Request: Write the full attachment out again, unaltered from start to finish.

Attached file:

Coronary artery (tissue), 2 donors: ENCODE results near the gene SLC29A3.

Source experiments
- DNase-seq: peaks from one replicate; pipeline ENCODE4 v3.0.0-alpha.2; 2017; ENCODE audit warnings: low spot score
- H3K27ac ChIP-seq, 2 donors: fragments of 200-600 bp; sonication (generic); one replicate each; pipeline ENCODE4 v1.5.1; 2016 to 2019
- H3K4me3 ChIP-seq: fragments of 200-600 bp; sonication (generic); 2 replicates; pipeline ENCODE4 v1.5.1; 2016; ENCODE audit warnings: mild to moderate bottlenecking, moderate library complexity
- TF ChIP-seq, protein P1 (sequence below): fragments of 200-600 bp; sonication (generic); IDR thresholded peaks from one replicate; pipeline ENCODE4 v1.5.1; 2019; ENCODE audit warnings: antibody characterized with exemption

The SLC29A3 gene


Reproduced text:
Coronary artery (tissue), 2 donors: ENCODE results near the gene SLC29A3.

Source experiments
- DNase-seq: peaks from one replicate; pipeline ENCODE4 v3.0.0-alpha.2; 2017; ENCODE audit warnings: low spot score
- H3K27ac ChIP-seq, 2 donors: fragments of 200-600 bp; sonication (generic); one replicate each; pipeline ENCODE4 v1.5.1; 2016 to 2019
- H3K4me3 ChIP-seq: fragments of 200-600 bp; sonication (generic); 2 replicates; pipeline ENCODE4 v1.5.1; 2016; ENCODE audit warnings: mild to moderate bottlenecking, moderate library complexity
- TF ChIP-seq, protein P1 (sequence below): fragments of 200-600 bp; sonication (generic); IDR thresholded peaks from one replicate; pipeline ENCODE4 v1.5.1; 2019; ENCODE audit warnings: antibody characterized with exemption

The SLC29A3 gene